Advancement generally takes the form of working on more complex productions. Experienced sound engineers may:

  • Become sound designers or technical production managers
  • Move into related occupations in radio, television, and film or game design
  • Move into sound equipment sales, installation, and maintenance

The following schools offer programs or courses that are related to this occupation but are not required to enter the field.

Employment turnover is expected to increase as members of the baby boom generation retire over the next few years.

Related Alberta Job Postings
Wage & Salary
Updated Mar 31, 2024

In Alberta, this occupation is part of 1 or more 2016 National Occupational Classification (NOC) groups. If there are multiple related NOC groups, select a NOC heading to learn about each one.

Audio and video recording technicians

2016 NOC: 5225
Average Wage
$34.78
Per Hour
Average Salary
$53,209.00
Per Year
Average Hours
30.8
Per Week
Average Months on Payroll
12
Survey Methodology Survey Analysis

Source
2021 Alberta Wage and Salary Survey

NOC 5225 Wage Profile

Unless otherwise noted, the data shown here is for all industries and all regions in Alberta.

All wage estimates are hourly except where otherwise indicated. Wages and salaries do not include overtime hours, tips, benefits, profit shares, bonuses (unrelated to production), and other forms of compensation.

To see the full survey data for this NOC group, visit the wage profile.

Other wage sources
To make an informed wage and salary decision, research other wage sources [pdf] to supplement this data.

C: Lower Reliability
Data Reliability Code Definition

Lower Reliability, represents a CV of between 15.01% and 33.00% and/or if fewer than 20 survey observations and/or if survey observations represent less than 33% of all estimated employment for the occupation.


Hourly Wage

For full-time and part-time employees
  • Low
  • High
  • Average
  • Median
Starting
Overall
Top

Hourly Wage

For full-time and part-time employees
Wages* Low (5th percentile) High (95th percentile) Average Median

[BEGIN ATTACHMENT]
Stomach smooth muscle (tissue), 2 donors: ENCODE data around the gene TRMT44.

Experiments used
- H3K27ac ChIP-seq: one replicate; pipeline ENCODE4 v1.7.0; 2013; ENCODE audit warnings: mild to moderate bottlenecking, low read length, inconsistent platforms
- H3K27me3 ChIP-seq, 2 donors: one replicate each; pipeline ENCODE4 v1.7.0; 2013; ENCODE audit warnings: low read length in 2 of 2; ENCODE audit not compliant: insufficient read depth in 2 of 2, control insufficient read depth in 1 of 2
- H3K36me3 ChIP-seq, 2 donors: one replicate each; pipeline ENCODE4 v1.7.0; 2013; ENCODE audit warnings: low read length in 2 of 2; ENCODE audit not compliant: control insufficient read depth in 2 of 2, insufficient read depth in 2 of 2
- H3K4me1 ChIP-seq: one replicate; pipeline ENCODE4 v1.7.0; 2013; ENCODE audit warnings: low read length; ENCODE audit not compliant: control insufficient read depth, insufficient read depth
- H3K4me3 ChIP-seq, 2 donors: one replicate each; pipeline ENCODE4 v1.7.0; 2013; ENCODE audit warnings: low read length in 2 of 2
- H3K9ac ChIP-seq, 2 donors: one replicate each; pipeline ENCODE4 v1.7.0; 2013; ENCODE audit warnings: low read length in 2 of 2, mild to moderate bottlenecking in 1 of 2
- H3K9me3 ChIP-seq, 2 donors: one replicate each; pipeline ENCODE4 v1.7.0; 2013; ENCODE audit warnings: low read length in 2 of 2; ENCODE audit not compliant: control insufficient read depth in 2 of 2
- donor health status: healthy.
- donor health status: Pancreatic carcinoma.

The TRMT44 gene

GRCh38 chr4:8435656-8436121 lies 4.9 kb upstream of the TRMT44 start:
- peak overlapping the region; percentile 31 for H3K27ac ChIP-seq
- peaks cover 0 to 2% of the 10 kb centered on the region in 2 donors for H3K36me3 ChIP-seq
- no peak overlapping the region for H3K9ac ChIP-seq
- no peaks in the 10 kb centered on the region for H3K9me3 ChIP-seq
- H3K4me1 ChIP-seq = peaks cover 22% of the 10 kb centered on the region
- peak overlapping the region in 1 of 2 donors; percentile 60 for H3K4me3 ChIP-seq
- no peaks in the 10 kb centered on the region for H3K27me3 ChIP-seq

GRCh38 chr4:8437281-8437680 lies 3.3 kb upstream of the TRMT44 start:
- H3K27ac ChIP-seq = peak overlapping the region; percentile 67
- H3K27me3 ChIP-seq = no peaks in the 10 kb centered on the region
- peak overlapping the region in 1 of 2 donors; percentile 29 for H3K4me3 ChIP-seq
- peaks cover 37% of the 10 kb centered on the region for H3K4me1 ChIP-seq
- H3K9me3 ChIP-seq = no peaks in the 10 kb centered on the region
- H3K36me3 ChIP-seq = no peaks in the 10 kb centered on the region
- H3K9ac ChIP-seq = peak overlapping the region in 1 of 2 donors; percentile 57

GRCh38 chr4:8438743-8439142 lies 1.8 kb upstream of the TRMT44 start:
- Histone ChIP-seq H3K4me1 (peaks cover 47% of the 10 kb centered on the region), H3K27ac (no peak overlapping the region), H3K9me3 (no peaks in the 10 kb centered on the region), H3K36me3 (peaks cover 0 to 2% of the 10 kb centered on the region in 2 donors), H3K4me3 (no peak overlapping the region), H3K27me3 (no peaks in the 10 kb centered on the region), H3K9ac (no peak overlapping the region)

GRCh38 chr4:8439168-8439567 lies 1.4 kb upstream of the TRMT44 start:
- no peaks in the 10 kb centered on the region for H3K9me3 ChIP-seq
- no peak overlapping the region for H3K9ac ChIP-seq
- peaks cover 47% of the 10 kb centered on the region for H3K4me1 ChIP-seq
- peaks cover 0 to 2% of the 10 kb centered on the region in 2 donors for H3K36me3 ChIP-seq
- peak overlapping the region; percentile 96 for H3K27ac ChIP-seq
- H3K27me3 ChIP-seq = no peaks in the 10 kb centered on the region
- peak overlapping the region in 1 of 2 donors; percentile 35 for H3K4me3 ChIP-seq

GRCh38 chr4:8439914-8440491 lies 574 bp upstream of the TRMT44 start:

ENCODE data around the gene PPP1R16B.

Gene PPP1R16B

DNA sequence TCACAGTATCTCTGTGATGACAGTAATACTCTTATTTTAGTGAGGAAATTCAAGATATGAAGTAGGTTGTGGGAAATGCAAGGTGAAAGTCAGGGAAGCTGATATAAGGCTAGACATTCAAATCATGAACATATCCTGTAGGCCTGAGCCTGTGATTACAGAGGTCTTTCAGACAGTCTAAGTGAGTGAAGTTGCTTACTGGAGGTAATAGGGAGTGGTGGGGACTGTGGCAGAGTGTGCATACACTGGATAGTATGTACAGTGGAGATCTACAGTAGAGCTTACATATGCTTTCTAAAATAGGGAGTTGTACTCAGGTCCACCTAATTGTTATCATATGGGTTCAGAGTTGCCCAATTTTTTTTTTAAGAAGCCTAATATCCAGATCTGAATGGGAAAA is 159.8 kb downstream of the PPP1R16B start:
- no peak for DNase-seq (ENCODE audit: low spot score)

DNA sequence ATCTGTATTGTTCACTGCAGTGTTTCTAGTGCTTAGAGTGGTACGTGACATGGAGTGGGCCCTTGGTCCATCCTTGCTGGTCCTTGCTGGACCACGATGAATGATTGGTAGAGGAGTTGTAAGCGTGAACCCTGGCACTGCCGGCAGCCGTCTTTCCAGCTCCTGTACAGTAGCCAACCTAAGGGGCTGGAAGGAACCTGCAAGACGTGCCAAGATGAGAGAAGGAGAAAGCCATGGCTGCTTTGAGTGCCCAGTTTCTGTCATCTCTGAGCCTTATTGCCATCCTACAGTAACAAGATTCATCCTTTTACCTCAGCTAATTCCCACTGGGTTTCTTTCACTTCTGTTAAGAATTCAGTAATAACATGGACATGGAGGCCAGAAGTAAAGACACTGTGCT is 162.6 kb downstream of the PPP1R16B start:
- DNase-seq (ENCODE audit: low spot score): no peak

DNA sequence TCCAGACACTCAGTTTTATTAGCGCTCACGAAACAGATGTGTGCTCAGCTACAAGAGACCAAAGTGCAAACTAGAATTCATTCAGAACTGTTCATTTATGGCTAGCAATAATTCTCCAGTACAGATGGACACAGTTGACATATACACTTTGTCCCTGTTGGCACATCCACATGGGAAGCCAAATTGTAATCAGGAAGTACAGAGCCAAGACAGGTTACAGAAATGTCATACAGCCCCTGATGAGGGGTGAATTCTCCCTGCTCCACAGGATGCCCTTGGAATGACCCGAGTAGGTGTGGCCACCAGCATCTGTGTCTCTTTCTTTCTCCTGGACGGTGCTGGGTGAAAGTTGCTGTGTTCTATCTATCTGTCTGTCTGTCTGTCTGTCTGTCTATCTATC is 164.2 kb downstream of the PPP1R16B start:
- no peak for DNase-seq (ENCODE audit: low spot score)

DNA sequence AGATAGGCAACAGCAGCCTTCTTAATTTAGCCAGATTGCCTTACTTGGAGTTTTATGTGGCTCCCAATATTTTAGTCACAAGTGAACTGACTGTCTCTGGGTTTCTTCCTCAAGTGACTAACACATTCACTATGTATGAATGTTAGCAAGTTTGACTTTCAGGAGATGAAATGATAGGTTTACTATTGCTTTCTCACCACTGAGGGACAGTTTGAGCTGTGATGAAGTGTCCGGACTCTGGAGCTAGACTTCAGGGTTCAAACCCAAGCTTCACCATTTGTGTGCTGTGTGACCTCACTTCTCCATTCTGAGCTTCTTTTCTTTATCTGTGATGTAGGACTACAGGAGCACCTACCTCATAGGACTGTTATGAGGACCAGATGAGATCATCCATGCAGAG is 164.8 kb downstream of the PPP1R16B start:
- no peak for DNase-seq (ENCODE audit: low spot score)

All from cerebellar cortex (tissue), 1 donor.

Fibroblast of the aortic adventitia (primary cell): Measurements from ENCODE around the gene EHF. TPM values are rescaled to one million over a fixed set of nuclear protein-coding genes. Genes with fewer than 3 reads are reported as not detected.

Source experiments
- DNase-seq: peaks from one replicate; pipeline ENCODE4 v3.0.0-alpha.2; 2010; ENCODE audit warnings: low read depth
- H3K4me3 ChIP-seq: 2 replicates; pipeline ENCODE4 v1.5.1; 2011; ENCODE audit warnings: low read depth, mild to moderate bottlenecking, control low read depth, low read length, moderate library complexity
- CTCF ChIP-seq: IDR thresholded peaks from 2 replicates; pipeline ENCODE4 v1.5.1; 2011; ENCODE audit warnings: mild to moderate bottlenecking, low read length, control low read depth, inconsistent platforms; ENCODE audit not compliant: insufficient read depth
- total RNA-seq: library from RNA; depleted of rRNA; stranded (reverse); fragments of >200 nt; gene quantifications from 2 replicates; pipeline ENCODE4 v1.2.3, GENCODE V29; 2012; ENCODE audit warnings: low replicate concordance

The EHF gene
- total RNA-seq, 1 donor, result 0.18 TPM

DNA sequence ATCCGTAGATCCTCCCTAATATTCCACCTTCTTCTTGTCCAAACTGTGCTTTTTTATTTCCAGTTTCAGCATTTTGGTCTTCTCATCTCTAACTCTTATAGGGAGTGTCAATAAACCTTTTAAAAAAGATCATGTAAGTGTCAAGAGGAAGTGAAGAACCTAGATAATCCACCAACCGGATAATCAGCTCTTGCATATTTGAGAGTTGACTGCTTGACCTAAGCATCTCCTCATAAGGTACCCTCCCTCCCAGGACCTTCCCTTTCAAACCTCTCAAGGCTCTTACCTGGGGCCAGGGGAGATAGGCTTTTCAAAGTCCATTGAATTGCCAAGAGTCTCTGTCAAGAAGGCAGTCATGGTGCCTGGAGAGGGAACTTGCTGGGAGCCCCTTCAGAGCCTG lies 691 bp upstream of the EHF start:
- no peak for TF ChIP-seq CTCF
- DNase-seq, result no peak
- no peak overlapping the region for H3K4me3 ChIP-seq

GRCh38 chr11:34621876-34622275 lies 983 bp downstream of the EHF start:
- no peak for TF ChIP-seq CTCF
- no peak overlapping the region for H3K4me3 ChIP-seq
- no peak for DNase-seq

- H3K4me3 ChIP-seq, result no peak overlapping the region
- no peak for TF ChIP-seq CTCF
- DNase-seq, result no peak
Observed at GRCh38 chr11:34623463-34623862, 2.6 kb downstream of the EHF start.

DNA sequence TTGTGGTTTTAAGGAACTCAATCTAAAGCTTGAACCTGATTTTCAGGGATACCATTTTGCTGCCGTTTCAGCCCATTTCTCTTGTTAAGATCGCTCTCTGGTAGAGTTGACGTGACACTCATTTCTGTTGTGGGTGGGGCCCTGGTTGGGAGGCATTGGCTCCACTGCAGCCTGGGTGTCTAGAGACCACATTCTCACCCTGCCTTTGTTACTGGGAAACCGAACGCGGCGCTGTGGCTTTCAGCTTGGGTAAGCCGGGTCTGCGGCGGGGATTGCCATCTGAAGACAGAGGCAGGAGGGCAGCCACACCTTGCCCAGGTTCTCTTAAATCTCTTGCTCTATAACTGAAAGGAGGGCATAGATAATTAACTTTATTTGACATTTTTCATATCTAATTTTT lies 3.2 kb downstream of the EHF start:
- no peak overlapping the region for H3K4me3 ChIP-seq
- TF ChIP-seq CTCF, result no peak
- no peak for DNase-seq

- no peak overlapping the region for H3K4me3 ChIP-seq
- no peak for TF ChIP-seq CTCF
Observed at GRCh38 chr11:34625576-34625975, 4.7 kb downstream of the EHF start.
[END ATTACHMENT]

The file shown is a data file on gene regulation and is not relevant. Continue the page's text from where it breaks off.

Starting $15.00 $75.00 $31.15 $27.39
Overall $15.00 $75.00 $34.78 $32.96
Top $15.00 $75.00 $37.37 $34.62

Swipe left and right to view all data. Scroll left and right to view all data.

* All wage estimates are hourly except where otherwise indicated. Wages and salaries do not include overtime hours, tips, benefits, profit shares, bonuses (unrelated to production) and other forms of compensation.

Pay brackets for hourly wages

  • Starting pay: average pay offered for entry-level positions
  • Overall pay: average pay across all employees in this occupation
  • Top pay: average pay offered to top-paid employees

Industry Information

ALL INDUSTRIES
Public Administration

Skills Shortage

Employers that Recruited in the Last 2 Years
22%
22%)
Recruiting Employers that Experienced Hiring Difficulties
N/A
Employers with Unfilled Vacancies of over 4 Months
0%
0%
Vacancy Rate
N/A
Related Post-Secondary Field of Study
  • Communications
  • Fine Arts and Performing Arts
Other Sources of Information
Updated Mar 31, 2024

Alberta Music Industry Association website: www.albertamusic.org

Cultural Human Resources Council website: www.culturalhrc.ca

Get information and referrals about career, education, and employment options from Alberta Supports.

Updated Mar 31, 2024. The information contained in this profile is current as of the dates shown. Salary, employment outlook, and educational program information may change without notice. It is advised that you confirm this information before making any career decisions.